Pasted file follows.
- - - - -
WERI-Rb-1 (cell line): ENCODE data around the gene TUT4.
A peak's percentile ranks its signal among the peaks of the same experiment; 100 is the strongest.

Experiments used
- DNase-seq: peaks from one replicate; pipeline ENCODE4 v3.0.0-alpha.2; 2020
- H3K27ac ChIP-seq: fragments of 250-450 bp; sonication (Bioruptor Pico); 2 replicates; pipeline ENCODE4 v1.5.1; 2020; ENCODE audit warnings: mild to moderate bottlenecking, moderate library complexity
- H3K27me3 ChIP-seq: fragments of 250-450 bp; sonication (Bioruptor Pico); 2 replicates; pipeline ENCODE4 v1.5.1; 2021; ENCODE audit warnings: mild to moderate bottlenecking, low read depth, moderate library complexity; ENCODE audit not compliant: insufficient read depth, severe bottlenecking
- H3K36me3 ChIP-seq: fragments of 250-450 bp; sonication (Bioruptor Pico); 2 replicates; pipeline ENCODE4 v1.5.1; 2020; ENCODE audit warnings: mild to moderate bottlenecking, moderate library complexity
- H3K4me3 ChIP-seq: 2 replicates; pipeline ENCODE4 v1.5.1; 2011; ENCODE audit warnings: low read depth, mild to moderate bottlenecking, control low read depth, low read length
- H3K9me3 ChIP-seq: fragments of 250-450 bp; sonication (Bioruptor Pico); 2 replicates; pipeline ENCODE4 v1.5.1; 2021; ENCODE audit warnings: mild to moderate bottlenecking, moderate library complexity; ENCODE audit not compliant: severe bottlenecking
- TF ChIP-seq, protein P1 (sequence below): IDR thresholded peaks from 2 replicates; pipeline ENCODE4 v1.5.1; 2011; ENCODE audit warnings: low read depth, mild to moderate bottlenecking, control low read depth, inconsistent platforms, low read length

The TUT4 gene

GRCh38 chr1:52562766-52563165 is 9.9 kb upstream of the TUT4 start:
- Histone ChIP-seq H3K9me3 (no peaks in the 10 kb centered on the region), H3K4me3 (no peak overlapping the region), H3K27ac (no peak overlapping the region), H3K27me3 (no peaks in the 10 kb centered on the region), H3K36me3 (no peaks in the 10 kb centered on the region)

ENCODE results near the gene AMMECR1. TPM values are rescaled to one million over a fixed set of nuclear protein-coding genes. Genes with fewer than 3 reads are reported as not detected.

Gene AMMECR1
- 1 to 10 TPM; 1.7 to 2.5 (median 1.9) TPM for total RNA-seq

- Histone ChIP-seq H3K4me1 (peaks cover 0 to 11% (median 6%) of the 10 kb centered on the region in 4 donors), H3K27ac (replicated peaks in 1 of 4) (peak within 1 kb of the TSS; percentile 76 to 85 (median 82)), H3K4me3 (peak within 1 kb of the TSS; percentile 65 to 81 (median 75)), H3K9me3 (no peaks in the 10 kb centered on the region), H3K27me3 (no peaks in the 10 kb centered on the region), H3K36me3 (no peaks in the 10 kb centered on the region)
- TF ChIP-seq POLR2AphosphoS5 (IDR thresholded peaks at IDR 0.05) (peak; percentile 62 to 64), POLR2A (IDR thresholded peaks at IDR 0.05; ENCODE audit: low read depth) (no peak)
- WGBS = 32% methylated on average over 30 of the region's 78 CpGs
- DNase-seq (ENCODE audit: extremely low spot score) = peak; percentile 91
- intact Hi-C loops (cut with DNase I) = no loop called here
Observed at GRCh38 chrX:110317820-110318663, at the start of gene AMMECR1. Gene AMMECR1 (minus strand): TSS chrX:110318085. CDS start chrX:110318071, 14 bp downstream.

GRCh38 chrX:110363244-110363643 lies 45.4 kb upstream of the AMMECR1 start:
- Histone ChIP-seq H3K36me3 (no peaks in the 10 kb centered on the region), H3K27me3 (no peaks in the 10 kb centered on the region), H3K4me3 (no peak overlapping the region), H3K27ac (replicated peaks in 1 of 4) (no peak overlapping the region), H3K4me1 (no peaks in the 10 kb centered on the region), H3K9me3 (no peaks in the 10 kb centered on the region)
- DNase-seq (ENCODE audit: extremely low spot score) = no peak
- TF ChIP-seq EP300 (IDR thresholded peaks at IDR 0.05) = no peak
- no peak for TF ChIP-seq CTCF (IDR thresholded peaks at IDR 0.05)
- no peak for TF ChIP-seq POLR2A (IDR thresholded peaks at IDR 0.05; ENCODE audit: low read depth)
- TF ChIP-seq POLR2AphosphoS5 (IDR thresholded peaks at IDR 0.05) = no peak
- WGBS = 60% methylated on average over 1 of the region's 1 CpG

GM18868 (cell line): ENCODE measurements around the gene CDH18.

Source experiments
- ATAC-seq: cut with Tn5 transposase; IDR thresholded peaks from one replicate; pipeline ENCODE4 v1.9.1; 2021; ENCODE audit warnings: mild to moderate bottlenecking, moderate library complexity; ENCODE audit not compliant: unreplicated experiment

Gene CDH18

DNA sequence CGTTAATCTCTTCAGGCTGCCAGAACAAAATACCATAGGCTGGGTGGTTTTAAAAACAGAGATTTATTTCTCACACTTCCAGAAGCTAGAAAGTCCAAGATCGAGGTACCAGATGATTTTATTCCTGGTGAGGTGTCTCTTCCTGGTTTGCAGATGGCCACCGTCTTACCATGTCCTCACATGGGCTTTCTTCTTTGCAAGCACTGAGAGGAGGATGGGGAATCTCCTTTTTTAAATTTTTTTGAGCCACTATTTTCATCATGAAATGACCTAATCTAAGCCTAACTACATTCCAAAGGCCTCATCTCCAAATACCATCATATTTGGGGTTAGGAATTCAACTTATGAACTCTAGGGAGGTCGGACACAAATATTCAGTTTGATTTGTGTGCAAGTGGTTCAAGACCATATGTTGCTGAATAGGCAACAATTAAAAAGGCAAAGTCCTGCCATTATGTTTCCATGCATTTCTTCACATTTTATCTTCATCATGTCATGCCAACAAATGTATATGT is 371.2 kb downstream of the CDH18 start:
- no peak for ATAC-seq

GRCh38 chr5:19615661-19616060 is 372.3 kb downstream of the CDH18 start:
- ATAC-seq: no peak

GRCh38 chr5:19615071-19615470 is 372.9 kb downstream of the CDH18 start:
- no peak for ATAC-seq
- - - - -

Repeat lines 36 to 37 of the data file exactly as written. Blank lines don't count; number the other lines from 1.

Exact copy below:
- no peak for ATAC-seq

GRCh38 chr5:19615661-19616060 is 372.3 kb downstream of the CDH18 start: